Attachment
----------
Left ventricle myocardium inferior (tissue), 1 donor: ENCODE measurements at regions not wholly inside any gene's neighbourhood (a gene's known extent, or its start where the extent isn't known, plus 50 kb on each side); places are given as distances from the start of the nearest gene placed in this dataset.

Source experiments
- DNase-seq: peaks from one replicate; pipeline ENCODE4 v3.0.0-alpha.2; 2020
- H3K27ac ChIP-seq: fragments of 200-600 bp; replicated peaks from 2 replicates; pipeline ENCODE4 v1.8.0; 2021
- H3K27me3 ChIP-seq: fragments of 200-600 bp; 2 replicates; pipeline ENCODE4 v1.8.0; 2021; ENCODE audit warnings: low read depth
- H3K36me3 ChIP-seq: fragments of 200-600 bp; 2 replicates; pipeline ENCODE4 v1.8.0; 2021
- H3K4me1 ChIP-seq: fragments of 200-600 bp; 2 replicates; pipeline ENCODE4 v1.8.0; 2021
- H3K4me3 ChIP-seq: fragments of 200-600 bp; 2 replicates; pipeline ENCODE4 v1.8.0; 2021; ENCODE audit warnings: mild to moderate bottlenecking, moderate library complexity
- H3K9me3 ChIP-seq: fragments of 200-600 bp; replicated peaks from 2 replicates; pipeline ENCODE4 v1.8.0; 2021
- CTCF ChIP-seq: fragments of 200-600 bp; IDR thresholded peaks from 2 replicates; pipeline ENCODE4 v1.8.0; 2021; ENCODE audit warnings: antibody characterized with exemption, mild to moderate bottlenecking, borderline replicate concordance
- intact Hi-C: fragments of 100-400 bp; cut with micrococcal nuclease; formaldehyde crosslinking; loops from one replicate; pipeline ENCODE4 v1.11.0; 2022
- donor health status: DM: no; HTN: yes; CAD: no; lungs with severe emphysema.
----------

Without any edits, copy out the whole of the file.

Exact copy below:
Left ventricle myocardium inferior (tissue), 1 donor: ENCODE measurements at regions not wholly inside any gene's neighbourhood (a gene's known extent, or its start where the extent isn't known, plus 50 kb on each side); places are given as distances from the start of the nearest gene placed in this dataset.

Source experiments
- DNase-seq: peaks from one replicate; pipeline ENCODE4 v3.0.0-alpha.2; 2020
- H3K27ac ChIP-seq: fragments of 200-600 bp; replicated peaks from 2 replicates; pipeline ENCODE4 v1.8.0; 2021
- H3K27me3 ChIP-seq: fragments of 200-600 bp; 2 replicates; pipeline ENCODE4 v1.8.0; 2021; ENCODE audit warnings: low read depth
- H3K36me3 ChIP-seq: fragments of 200-600 bp; 2 replicates; pipeline ENCODE4 v1.8.0; 2021
- H3K4me1 ChIP-seq: fragments of 200-600 bp; 2 replicates; pipeline ENCODE4 v1.8.0; 2021
- H3K4me3 ChIP-seq: fragments of 200-600 bp; 2 replicates; pipeline ENCODE4 v1.8.0; 2021; ENCODE audit warnings: mild to moderate bottlenecking, moderate library complexity
- H3K9me3 ChIP-seq: fragments of 200-600 bp; replicated peaks from 2 replicates; pipeline ENCODE4 v1.8.0; 2021
- CTCF ChIP-seq: fragments of 200-600 bp; IDR thresholded peaks from 2 replicates; pipeline ENCODE4 v1.8.0; 2021; ENCODE audit warnings: antibody characterized with exemption, mild to moderate bottlenecking, borderline replicate concordance
- intact Hi-C: fragments of 100-400 bp; cut with micrococcal nuclease; formaldehyde crosslinking; loops from one replicate; pipeline ENCODE4 v1.11.0; 2022
- donor health status: DM: no; HTN: yes; CAD: no; lungs with severe emphysema.